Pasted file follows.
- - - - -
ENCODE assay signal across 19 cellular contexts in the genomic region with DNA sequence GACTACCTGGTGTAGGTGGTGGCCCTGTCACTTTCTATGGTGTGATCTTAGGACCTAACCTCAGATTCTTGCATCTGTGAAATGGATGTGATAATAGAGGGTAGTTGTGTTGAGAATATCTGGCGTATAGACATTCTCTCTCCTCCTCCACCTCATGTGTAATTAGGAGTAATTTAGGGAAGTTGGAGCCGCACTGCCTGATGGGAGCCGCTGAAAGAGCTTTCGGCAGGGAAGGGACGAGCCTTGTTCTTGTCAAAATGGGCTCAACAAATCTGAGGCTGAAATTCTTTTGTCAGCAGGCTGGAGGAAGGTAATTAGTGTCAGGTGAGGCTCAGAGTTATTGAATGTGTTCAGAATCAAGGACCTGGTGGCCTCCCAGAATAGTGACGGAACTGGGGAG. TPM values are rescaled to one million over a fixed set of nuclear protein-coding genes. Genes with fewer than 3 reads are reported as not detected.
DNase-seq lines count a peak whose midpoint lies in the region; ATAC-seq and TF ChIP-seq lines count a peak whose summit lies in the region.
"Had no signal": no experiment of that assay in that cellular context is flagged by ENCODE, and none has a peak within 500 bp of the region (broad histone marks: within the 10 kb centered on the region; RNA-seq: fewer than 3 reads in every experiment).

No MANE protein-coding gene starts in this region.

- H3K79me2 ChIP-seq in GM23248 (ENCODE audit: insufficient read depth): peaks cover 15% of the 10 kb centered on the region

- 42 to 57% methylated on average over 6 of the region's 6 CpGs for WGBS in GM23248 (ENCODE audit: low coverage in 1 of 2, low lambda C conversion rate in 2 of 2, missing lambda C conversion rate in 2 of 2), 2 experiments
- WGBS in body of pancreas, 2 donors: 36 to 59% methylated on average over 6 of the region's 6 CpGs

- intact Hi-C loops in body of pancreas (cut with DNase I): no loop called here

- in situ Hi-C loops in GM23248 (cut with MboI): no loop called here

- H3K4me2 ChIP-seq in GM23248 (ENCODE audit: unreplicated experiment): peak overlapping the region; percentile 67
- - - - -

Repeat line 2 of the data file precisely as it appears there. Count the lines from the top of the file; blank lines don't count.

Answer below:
DNase-seq lines count a peak whose midpoint lies in the region; ATAC-seq and TF ChIP-seq lines count a peak whose summit lies in the region.